Football Federation of BiH: 2011–2012Edit

On 1 April 2011, after the Football Association of Bosnia and Herzegovina was suspended for two months from all international competitions by FIFA and UEFA, Bajević became part of its "normalization committee", an interim committee created to run the Bosnian Football Federation, and whose main purpose was to have the Federation approve the changes required by FIFA for the suspension to be lifted.[18][19]

Managerial statisticsEdit

As of 18 November 2020
Managerial record by team and tenure
Team Nat From To Record
G W D L Win %
Velež Mostar   1 July 1983 30 June 1987 152 66 42 44 043.42
AEK Athens   1 July 1988 26 June 1996 372 217 77 78 058.33
Olympiacos   26 June 1996 10 November 1999 157 113 22 22 071.97
PAOK   1 January 2000 8 May 2002 117 63 28 26 053.85
AEK Athens   20 May 2002 25 January 2004 82 45 23 14 054.88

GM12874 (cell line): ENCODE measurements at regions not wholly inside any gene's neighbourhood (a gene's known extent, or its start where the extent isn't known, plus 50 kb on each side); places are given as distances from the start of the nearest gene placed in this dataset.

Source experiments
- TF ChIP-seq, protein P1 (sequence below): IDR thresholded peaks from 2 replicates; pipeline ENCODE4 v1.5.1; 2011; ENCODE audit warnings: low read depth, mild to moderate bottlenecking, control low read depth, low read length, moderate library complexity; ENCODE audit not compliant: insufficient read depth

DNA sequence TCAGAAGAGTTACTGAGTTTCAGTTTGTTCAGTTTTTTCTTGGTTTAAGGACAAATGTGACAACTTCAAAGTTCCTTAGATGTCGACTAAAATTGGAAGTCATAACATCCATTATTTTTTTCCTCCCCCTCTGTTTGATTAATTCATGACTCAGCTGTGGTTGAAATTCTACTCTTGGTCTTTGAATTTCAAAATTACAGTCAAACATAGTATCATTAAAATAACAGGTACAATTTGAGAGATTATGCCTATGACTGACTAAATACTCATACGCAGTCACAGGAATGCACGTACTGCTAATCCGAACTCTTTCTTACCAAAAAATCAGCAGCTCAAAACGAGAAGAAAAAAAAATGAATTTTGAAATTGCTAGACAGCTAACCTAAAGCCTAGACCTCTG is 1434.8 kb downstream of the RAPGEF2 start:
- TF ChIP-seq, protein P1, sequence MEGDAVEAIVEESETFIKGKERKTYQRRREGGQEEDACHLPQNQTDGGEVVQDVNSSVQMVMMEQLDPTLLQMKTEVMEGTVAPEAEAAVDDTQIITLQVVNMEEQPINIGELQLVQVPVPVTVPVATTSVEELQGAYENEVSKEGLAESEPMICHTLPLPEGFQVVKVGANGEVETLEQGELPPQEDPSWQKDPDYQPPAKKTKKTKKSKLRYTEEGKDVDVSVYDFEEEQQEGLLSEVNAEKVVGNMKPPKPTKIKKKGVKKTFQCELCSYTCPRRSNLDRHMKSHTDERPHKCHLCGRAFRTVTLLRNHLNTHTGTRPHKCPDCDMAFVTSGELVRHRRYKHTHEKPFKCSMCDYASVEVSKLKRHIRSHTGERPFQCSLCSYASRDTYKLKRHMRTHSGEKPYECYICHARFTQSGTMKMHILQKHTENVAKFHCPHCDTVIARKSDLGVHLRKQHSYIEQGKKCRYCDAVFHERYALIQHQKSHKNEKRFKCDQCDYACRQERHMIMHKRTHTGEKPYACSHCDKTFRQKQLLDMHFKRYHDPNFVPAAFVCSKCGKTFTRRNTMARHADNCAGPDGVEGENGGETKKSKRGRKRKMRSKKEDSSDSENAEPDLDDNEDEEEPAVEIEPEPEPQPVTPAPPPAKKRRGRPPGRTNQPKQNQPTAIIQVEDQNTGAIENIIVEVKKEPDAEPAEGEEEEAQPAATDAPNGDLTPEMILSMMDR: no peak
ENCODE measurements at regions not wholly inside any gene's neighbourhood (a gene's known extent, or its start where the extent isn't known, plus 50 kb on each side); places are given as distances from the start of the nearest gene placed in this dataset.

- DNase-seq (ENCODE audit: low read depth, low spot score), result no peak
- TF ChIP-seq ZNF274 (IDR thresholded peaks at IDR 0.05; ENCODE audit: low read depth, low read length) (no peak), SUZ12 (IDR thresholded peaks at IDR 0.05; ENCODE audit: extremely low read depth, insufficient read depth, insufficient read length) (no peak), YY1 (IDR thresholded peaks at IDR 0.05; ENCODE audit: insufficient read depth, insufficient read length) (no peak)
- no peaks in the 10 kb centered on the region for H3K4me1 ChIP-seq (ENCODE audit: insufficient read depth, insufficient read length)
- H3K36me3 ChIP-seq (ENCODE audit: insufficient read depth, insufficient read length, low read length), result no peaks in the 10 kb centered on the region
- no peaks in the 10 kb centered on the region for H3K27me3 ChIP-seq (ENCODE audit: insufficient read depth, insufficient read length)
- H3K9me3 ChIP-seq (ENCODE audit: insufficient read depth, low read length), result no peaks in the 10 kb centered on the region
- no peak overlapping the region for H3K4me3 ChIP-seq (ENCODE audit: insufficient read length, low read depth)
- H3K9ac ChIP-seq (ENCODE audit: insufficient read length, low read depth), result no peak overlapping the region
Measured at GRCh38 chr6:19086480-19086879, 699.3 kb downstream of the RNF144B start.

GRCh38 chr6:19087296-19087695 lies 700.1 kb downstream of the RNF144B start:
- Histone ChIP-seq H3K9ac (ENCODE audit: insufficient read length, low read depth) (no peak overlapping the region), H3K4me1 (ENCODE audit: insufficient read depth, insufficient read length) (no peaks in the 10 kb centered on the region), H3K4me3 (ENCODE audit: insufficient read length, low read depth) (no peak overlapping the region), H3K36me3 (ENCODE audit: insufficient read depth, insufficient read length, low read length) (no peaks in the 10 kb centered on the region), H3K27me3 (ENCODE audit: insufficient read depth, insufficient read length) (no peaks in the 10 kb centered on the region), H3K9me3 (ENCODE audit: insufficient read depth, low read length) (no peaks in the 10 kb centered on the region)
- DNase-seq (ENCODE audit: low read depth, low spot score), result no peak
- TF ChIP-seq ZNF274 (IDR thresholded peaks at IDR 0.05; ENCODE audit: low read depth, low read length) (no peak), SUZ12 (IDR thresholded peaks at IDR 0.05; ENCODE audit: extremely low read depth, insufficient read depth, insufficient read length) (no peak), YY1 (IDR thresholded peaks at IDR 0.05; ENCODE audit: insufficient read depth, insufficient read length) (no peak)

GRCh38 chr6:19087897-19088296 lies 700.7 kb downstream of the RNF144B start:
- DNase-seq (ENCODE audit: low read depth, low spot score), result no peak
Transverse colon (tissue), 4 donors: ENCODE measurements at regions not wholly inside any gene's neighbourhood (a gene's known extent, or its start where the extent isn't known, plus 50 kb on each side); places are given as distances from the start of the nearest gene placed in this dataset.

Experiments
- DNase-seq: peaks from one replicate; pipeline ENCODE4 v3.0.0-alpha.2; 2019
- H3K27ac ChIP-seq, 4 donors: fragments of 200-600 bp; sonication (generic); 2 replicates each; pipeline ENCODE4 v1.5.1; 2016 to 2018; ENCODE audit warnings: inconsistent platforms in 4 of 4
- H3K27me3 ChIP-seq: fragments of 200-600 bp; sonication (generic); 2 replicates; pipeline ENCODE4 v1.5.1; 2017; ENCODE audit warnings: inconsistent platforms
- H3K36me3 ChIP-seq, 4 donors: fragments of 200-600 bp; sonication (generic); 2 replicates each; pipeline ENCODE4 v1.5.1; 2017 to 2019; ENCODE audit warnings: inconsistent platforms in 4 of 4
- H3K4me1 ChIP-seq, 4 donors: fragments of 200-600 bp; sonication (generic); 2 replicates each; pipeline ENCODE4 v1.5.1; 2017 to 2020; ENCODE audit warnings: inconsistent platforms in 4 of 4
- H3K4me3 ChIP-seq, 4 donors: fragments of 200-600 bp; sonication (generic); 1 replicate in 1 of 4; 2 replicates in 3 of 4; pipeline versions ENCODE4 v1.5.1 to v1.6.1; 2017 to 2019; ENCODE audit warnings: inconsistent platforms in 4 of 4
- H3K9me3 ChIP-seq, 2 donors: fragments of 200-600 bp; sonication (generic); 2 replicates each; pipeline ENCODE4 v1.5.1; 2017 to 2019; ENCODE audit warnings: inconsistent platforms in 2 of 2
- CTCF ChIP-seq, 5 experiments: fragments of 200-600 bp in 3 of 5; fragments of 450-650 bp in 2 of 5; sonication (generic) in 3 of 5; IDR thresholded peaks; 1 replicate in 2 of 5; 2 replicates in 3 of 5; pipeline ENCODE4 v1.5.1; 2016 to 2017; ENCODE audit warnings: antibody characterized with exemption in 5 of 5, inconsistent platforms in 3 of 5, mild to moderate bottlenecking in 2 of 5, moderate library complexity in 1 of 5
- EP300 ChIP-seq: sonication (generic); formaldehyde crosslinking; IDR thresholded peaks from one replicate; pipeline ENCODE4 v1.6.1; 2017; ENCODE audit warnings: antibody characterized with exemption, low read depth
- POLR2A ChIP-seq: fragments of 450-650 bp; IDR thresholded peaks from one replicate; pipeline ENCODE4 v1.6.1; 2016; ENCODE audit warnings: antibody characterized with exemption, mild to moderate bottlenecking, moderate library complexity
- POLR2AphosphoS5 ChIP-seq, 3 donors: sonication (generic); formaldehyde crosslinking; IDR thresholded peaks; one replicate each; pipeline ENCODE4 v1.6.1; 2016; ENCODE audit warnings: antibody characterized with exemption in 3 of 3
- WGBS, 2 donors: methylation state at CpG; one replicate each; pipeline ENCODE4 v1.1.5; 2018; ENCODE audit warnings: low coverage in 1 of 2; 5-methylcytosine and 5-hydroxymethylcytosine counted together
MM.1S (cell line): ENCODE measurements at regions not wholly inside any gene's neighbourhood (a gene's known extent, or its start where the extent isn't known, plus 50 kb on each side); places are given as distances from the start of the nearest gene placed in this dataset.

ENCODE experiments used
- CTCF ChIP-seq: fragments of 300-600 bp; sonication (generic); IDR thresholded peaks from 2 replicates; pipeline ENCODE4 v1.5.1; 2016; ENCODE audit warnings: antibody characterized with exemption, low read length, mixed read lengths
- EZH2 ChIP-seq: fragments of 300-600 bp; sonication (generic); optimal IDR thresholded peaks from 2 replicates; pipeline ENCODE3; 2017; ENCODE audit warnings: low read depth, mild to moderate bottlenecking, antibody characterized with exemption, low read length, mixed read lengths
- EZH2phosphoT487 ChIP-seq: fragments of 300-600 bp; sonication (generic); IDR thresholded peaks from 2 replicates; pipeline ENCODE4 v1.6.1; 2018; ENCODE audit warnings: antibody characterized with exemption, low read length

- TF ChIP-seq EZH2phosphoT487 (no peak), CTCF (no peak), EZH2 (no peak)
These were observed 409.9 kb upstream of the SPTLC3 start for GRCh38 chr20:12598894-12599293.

Olympiacos   1 July 2004 30 June 2005 51 31 10 10 060.78
Red Star Belgrade   1 July 2006 10 March 2007 28 18 3 7 064.29
Aris Thessaloniki   7 September 2007 30 June 2008 49 22 13 14 044.90
AEK Athens   21 November 2008 27 September 2010 84 39 23 22 046.43
Omonia   13 October 2010 14 April 2011 29 18 8 3 062.07
Atromitos   2 June 2012 23 December 2012 19 6 10 3 031.58
Bosnia and Herzegovina   21 December 2019 18 November 2020 8 0 2 6 000.00
Total 1,148 638 262 248 055.57



AEK Athens





Velež Mostar

AEK Athens





Bajević is famous for his nickname "Princ sa Neretve". On 10 September 2008, he received the Sport Association of the City of Mostar Award for his contribution in popularization and development of football and sport in general in his city.[20] On 20 February 2019, Bajević was awarded the 2018 Bosnia and Herzegovina Award for sports for his contribution in popularization and development of football in Bosnia and Herzegovina over the past years.[21]

See alsoEdit


  1. ^ a b c IFFHS. Iffhs.de. Retrieved on 3 January 2011.